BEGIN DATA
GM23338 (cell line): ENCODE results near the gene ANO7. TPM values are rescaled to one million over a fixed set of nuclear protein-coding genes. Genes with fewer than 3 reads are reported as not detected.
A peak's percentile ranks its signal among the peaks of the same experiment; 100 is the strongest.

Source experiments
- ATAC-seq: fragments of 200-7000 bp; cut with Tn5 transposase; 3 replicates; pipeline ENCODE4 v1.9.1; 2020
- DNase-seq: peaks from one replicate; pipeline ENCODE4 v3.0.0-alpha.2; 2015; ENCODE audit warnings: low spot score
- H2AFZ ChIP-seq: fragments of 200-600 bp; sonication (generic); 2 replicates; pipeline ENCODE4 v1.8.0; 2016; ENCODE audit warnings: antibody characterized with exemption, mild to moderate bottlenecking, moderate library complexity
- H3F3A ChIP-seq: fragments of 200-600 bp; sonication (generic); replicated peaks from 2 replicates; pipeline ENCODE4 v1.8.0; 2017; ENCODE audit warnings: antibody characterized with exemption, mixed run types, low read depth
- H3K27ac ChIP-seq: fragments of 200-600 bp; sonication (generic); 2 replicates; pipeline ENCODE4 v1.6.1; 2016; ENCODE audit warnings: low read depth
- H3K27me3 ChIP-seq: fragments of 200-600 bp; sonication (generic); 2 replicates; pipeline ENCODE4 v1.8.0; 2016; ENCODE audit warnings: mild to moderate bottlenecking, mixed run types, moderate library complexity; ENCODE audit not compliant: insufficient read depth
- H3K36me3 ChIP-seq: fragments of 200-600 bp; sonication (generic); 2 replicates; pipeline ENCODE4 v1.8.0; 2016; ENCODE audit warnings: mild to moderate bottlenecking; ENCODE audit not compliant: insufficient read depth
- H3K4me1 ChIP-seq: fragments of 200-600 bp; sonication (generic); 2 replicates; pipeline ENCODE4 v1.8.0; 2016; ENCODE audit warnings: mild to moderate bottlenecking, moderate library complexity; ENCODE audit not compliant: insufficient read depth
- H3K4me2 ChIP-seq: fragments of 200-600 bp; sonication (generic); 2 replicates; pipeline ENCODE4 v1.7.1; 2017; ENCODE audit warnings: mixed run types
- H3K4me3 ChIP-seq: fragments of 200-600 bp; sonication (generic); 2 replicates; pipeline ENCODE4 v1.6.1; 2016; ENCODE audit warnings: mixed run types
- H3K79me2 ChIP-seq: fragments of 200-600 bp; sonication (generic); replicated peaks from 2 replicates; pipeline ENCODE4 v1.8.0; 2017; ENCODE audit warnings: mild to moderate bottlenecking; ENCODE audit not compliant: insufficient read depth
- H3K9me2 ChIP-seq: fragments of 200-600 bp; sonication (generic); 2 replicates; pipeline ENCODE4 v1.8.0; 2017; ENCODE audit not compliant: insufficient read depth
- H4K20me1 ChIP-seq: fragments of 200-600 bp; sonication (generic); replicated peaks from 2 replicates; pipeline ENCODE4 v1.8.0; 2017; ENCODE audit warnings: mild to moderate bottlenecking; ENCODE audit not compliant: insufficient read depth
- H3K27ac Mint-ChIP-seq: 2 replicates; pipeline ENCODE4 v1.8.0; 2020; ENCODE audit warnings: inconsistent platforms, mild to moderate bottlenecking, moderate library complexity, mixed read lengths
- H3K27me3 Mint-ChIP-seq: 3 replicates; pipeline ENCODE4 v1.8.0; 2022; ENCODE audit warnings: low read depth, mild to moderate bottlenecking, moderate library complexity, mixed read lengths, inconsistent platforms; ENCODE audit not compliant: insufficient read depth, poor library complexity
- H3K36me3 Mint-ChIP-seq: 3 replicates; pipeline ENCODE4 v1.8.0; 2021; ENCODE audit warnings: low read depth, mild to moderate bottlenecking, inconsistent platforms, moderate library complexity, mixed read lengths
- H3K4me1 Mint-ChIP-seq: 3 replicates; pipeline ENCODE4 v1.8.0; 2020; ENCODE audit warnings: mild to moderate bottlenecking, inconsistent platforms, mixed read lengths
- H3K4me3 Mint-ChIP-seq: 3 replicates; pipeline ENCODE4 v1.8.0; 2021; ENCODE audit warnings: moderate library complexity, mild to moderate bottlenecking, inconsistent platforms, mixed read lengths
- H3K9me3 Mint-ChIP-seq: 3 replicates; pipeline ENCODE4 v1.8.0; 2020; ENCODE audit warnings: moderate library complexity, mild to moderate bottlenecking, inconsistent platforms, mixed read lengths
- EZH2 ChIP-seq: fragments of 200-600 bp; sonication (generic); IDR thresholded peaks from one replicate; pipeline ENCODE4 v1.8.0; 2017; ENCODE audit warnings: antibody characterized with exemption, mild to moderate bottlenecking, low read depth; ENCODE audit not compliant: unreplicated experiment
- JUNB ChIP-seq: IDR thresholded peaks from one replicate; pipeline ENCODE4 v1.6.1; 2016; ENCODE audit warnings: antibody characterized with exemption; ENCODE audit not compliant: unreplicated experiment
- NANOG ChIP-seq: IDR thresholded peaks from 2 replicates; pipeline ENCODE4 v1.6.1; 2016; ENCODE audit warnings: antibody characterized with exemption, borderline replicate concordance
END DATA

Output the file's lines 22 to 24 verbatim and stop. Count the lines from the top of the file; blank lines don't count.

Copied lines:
- H3K9me3 Mint-ChIP-seq: 3 replicates; pipeline ENCODE4 v1.8.0; 2020; ENCODE audit warnings: moderate library complexity, mild to moderate bottlenecking, inconsistent platforms, mixed read lengths
- EZH2 ChIP-seq: fragments of 200-600 bp; sonication (generic); IDR thresholded peaks from one replicate; pipeline ENCODE4 v1.8.0; 2017; ENCODE audit warnings: antibody characterized with exemption, mild to moderate bottlenecking, low read depth; ENCODE audit not compliant: unreplicated experiment
- JUNB ChIP-seq: IDR thresholded peaks from one replicate; pipeline ENCODE4 v1.6.1; 2016; ENCODE audit warnings: antibody characterized with exemption; ENCODE audit not compliant: unreplicated experiment